The European Supervisory Authorities (ESAs) are charged with producing the drafts of the KIDs for the Commission to approve as level 2 regulatory technical standards (RTS). SMSG believes that they have misunderstood the legislature's intention under the PRIIPs Regulation. The ESAs believe that if there is not a direct reference to historical data on past performance, it is not mandated to include it in the KID. However, SMSG does not believe that is correct – in its view, the EU legislature may wish to remove an emphasis on past performance that could lead to retail investors' over reliance on historic data, but it did not intend for historical data not to be included as a relevant factor, along with a broad scope of other factors when considering performance measures of an investment. The Opinion goes on to set out the benefits of including historical data in the performance measures (e.g. for any given PRIIP, the future may hold many different outcomes but history provides only one). The SMSG urges the European Parliament to revisit the issue and make it clear to ESAs that it was not intended that the KID exclude historical data entirely.

A link to the Opinion Paper is here.


On 5 February 2016, the Commission adopted an Implementing Regulation under Article 77(e)(2) of the Solvency II, prescribing technical information for the calculation of technical provisions and basic own funds for the period from 1 January to 30 March 2016.

It sets out the information to be used to calculate the best estimate, in line with Article 77 of Solvency II, as well as the information required for calculating the matching adjustment and volatility adjustment in accordance with Articles 77(c) and 77(d) respectively.

The Implementing Regulation has immediate effect pursuant to the Commission's powers under Regulation (EU) No 182/2011 to derogate from the usual implementation procedure. The recitals explain that this is necessary to ensure (re)insurance undertakings have immediate access to the technical information and calculate technical provisions and basic own funds uniformly with effect from the first reporting reference date of 1 January 2016.

A link to Commission Implementing Regulation (EU) 2016/165 is here.


On 3 February, EIOPA published a Consultation Paper on the Proposal Guidelines facilitating an effective dialogue between insurance supervisors and auditors that carry out statutory audits of (re)insurance companies (Draft Guidelines). The Draft Guidelines relate to the provisions on encouraging an effective dialogue as provided for in the Audit Regulation (Regulation (EU) No 537/2014).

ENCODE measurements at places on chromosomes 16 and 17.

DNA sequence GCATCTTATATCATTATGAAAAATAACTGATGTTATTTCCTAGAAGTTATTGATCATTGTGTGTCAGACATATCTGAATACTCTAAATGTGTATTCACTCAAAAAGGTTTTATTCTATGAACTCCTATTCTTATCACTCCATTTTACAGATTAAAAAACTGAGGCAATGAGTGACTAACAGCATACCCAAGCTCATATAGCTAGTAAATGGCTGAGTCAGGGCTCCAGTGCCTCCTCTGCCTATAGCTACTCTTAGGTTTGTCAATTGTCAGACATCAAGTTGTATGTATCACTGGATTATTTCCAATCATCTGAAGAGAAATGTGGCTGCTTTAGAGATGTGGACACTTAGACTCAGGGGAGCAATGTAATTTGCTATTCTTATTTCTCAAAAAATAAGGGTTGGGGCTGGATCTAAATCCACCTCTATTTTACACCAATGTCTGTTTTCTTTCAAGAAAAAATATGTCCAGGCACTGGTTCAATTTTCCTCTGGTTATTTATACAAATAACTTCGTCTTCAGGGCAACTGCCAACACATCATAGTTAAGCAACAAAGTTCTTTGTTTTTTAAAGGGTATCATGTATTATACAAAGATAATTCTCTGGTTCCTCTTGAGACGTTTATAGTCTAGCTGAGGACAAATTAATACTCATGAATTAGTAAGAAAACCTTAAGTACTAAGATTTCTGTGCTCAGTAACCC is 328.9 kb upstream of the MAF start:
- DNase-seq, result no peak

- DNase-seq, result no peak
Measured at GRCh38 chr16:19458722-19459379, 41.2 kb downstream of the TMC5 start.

The Draft Guidelines propose that competent authorities should ensure that dialogue between statutory auditors and the audit firms carrying out statutory audits is open and constructive and, in addition, is flexible enough to ensure it can accommodate unexpected developments in the future. The Guidelines state that competent authorities should promote the mutual understanding of the roles and responsibilities of the parties involved in line with the requirements on confidentiality and professional secrecy laid down in the Audit Regulation and Solvency II. Articles 68 and 72 of Solvency II set out legal requirements of statutory auditors to report promptly facts which are likely to have a serious effect on the financial situation or administrative organisation of a (re) insurance undertaking. Supervisory and auditor tasks can be supported by an effective dialogue between supervisors and statutory auditors.

The draft Guidelines set out relevant principles dealing with the nature of the information to be exchanged, the form, the frequency and timing as well as the representatives involved in these dialogues. The consultation will end on 28 April 2016.

A link to the Draft Guidelines is here.


On 16 February, EIOPA published its annual Work Programme for 2016. Its objectives are to: (a) ensure transparency, simplicity and fairness across internal markets for consumers; (b) lead the development of sound and prudent regulations supporting the EU internal market; (c) improve the quality, efficiency and consistency of the supervision of EU insurance and occupational pensions; and (d) identify, assess, mitigate and manage risks and threats to the financial stability of the insurance and occupation pension sector.

EIOPA has four priorities for the year 2016 reflecting the major demands and important developments that need to be factored into planning its work programme:

  • Focus on Solvency II implementation – The ongoing and intensive demands of Solvency II implementation and the role of EIOPA in safeguarding consistency will impact most areas of its work;
  • Whole product life cycle focused consumer protection with greater emphasis on preventative, risk based regulation and supervision – Review the entire value chain and strengthen focus on prevention of risks from product design all the way to insurance guarantee schemes;
  • Constant cycle quality for regulation – Maintain a focus on the underlying principles and rationale to ensure that regulation is sound and risk based; and
  • Proactive approach to international developments with clear links to Solvency II implementation – EIOPA will continue to be highly involved in the development of international capital standards within the framework of the International Association of Insurance Supervisors.

A link to EIOPA's 2016 Work Programme is here.

This article contains a general summary of developments and is not a complete or definitive statement of the law. Specific legal advice should be obtained where appropriate.